The Bastards Book of Photography

An open-source guide to working with light by Dan Nguyen

How to Hold Still

Tips on minimizing camera shake when your shutter speed is slow.

  • Exposure value: -1/3
  • Shutter speed: 1/25
  • F number: 2.8
  • Iso: 2000
  • Focal length: 24.0 mm
  • Flash used: Off, Did not fire
View on Flickr Taken with Canon EOS 5D Mark II / EF24-70mm f/2.8L USM on Oct 29, 2010 at 05:53 PM
Me taking a photo of a friend taking a photo on the Brooklyn Bridge. There's just enough ambient light, from the moon and artificial sources, to create a moody scene.

The Bastards Book comes out of a blog post idea I had to list tips on how to physically improve your photography. Part of that, especially for low-light photography, is knowing how to dampen your body’s movements when you don’t have a tripod.

Relax

I’ve experimented with clenching the camera against tightly against my chest and face. But I’ve found that this results in too many moving parts; even if this helps your hands keep still, the rest of your body might push back too hard or not enough or in an off-kilter direction, creating unintended movement. And this is before your muscles get tired.

It seems easier to just imagine your body as dead weight, only there to keep the camera from falling to the ground.

It’s in your legs

The action may seem to be in the hands, but tennis players, fencers, and rock climbers know that the secret is in how you use your legs. Every slight quiver in your legs and trunk is magnified throughout your body. So it’s critical to keep your legs still, whether it’s in a relaxed slight bend in the knees or bracing against a wall. Even better is to sit, when possible.

Deep breaths

The movement from your breathing is enough to cause blur. So, before you activate the shutter, and then, while it’s open, hold your breath comfortably.

I like taking a deep breath, then exhaling slowly and holding it at the halfway point. It seems easier to control the natural slumping of the body that comes from exhaling.

Improvise a tripod

This is pretty obvious when it’s possible. Find something to put your camera onto. A shelf, a ledge, a pile of rocks. Use your bag or crumple up your jacket as a base if you need extra height.

  • Exposure value: 0
  • Shutter speed: 3.2
  • F number: 8.0
  • Iso: 400
  • Focal length: 25.0 mm
  • Flash used: Off, Did not fire
View on Flickr Taken with Canon EOS 5D Mark II / EF24-70mm f/2.8L USM on Sep 6, 2010 at 07:54 PM
This photo of Columbus Circle is from one of the top floors of Jazz at Lincoln Center. The bottom part of the circle is out of frame because I only had a lumpy handbag to rest the camera on.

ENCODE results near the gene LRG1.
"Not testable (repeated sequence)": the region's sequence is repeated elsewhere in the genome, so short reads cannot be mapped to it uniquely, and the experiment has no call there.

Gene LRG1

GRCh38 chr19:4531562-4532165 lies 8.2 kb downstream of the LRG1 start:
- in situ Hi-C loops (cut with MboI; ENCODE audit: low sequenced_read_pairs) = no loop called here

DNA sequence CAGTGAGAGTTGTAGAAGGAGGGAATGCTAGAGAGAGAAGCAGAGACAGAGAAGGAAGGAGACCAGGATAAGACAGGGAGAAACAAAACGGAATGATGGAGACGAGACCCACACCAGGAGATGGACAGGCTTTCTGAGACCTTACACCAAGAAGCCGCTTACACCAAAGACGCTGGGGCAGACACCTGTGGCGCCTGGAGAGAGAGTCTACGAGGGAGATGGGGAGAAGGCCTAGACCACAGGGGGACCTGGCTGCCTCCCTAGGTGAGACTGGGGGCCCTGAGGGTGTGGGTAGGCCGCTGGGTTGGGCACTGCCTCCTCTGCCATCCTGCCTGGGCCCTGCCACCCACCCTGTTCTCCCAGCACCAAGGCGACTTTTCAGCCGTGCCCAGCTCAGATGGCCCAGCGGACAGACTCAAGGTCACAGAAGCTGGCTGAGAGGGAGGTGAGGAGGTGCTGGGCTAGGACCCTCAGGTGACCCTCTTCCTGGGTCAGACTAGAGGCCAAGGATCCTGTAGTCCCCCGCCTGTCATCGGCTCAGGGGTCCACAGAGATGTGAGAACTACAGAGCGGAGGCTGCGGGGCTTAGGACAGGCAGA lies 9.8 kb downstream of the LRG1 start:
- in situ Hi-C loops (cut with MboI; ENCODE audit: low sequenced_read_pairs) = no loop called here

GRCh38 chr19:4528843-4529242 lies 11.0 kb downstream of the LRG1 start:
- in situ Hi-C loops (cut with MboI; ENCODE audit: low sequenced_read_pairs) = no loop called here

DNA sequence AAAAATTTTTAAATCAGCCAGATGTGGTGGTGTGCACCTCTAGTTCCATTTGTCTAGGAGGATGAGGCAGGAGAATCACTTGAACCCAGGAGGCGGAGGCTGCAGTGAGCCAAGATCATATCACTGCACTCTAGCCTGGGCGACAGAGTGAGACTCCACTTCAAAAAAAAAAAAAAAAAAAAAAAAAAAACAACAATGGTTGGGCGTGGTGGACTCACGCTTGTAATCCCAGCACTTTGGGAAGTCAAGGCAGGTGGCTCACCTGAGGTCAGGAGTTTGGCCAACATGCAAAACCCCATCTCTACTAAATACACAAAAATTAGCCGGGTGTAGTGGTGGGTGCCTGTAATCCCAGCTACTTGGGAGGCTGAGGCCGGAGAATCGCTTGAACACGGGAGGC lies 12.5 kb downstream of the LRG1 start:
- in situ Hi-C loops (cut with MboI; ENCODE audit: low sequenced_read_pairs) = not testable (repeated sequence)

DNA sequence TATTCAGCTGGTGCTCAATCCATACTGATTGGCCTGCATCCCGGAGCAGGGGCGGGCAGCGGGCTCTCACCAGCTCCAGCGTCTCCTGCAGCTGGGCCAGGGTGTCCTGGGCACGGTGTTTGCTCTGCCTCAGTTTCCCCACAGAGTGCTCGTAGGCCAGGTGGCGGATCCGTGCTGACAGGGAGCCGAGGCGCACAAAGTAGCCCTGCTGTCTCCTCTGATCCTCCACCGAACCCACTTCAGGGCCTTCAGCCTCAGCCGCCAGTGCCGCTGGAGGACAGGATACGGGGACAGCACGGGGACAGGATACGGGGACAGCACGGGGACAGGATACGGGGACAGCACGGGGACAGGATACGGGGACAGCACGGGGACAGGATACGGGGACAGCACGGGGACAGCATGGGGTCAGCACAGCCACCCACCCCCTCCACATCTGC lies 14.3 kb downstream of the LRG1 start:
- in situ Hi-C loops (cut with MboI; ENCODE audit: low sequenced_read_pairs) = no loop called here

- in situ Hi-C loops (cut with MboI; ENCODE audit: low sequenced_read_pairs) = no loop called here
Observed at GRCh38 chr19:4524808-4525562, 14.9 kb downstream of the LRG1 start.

Be the tripod and/or ledge

The problem with resting your camera on an available surface is that it limits where you can point your camera. For example, it’s difficult to shoot downward into the streets if your camera is flat on the roof ledge.

So brace your legs and body against the ledge and use your elbows as the other two “legs” of a tripod. This will keep the camera from moving up and down, but you still have to be wary of side-to-side movement. I find it useful to brace the camera slightly against my face, especially if I’m shooting upwards.

  • Exposure value: 0
  • Shutter speed: 4
  • F number: 4.5
  • Iso: 250
  • Focal length: 16.0 mm
  • Flash used: Off, Did not fire
View on Flickr Taken with Canon EOS 5D Mark II / EF16-35mm f/2.8L II USM on Oct 6, 2011 at 09:21 PM
From a West Village roof.

If there’s no ledge, then try to use your body as a ledge by digging your elbows into your chest. Again, I find it easier to relax and push just enough to keep the camera up, rather than trying to leave elbow marks on your chest. And, of course, it’s even more important for your legs to be in a stable position.

Keep your hands under the camera

This is for people who have a habit of holding the camera underneath with one hand and adjusting the focus (or other settings) with the other hand over the camera. I don’t understand the point of this; maybe it’s a toilet-paper under/over thing?

For slow-shutter photography, the only thing that should be over the camera is your finger on top of the shutter button. Having both hands under the camera helps dampen that downward movement and positions your elbows to be braced against your body.

Activate the shutter with a timer

Most cameras have a timer-mode in which the photo is taken 2 or even 10 seconds after the shutter has been pressed. This is handy for when the photographer needs to set the photo up and then run over to be in the photo.

For very slow shutter shots, pressing the shutter button causes more than enough shake to ruin a photo, either from the downwards push of your trigger finger, or from your body’s counter-reaction to it.

Using the timer lets you press the button and get comfortable. This is a handy trick even if the camera is resting on a semi-stable surface, as you’ll sometimes accidentally move the entire camera with the button press.

  • Exposure value: -0.7
  • Shutter speed: 1/6
  • F number: 2.0
  • Iso: 1600
  • Focal length: 24.0 mm
  • Flash used: Off, Did not fire
View on Flickr Taken with Sony NEX-7 / E 24mm F1.8 ZA on Jun 10, 2012 at 01:54 AM
The Brooklyn Bridge at night. I’m amazed that I could hold the camera this still and that the flag is relatively sharp, despite its flapping in the wind.

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